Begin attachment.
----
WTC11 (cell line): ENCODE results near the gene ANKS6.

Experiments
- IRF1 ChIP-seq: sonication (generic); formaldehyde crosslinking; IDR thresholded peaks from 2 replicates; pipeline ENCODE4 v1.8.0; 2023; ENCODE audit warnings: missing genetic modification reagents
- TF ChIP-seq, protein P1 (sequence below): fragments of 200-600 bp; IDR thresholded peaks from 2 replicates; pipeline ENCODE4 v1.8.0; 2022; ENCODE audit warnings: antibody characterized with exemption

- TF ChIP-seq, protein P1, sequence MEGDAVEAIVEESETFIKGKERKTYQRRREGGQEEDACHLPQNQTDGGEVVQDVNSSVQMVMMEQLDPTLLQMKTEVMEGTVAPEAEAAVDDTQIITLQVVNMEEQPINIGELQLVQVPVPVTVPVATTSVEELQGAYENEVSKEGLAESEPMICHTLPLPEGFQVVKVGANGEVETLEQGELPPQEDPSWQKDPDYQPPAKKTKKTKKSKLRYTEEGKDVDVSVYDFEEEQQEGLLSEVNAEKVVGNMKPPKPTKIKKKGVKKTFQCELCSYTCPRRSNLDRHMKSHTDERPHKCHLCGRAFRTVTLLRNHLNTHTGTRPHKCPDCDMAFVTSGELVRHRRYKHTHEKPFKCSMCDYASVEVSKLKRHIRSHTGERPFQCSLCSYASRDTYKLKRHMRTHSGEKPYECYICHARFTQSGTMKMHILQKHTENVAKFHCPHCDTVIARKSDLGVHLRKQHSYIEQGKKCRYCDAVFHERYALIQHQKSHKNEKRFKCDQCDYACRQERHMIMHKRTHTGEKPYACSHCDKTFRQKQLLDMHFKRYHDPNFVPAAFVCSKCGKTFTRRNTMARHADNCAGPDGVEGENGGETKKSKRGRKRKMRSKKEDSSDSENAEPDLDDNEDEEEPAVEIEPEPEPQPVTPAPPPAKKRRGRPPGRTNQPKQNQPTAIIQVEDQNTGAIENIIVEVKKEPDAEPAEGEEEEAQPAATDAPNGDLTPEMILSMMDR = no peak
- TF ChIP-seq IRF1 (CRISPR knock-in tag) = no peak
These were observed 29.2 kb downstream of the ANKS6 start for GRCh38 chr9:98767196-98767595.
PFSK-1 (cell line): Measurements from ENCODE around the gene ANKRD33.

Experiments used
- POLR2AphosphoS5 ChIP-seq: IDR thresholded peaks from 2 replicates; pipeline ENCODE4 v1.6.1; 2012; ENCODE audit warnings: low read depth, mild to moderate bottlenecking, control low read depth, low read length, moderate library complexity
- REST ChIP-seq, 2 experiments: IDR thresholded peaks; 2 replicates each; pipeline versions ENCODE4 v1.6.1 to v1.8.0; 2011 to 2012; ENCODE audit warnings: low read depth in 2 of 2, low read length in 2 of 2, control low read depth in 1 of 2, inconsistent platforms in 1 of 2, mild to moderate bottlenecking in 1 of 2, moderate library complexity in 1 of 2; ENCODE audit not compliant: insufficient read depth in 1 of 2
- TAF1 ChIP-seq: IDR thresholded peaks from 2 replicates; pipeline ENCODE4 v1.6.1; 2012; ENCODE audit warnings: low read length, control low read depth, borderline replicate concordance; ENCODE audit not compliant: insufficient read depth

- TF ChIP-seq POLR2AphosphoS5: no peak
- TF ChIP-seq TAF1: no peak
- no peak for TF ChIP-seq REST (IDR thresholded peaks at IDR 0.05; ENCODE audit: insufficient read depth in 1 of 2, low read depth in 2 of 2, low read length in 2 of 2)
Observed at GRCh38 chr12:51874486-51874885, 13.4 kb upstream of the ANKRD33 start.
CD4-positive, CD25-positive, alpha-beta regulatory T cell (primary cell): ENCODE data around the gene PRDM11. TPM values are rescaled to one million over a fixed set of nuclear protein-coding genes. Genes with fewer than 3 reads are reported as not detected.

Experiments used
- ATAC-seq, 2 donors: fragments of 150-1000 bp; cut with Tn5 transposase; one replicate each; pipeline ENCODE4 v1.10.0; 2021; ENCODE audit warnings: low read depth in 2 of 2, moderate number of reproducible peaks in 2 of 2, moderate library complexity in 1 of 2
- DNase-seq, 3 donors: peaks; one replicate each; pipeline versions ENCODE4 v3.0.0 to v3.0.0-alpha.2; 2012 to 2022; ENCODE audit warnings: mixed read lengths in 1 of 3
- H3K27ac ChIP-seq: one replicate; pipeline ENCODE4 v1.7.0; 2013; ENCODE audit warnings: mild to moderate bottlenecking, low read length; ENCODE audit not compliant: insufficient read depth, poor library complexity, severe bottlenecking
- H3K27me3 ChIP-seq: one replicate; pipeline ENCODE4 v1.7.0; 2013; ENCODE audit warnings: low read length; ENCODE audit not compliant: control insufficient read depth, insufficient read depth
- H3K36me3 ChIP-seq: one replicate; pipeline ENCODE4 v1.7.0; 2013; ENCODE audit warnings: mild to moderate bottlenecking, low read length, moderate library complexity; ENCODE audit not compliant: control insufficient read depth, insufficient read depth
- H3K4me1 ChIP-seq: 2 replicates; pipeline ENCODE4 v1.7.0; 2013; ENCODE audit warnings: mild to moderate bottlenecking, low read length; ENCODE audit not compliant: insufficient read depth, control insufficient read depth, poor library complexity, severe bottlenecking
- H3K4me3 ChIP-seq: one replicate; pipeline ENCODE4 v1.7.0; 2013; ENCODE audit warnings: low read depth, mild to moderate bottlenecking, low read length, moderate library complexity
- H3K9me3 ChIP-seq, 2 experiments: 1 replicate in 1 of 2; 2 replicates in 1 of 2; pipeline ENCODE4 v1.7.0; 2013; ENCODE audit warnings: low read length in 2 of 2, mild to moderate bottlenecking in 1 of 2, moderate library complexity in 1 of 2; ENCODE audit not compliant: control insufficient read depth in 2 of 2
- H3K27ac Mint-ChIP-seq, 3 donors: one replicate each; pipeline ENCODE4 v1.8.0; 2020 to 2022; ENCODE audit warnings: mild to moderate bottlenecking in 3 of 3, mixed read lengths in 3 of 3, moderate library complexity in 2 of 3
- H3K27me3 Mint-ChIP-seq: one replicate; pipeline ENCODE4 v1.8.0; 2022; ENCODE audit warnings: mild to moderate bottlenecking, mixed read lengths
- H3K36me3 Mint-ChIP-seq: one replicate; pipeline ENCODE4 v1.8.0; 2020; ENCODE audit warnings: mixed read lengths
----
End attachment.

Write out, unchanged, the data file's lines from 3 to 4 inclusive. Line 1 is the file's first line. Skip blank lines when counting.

- IRF1 ChIP-seq: sonication (generic); formaldehyde crosslinking; IDR thresholded peaks from 2 replicates; pipeline ENCODE4 v1.8.0; 2023; ENCODE audit warnings: missing genetic modification reagents
- TF ChIP-seq, protein P1 (sequence below): fragments of 200-600 bp; IDR thresholded peaks from 2 replicates; pipeline ENCODE4 v1.8.0; 2022; ENCODE audit warnings: antibody characterized with exemption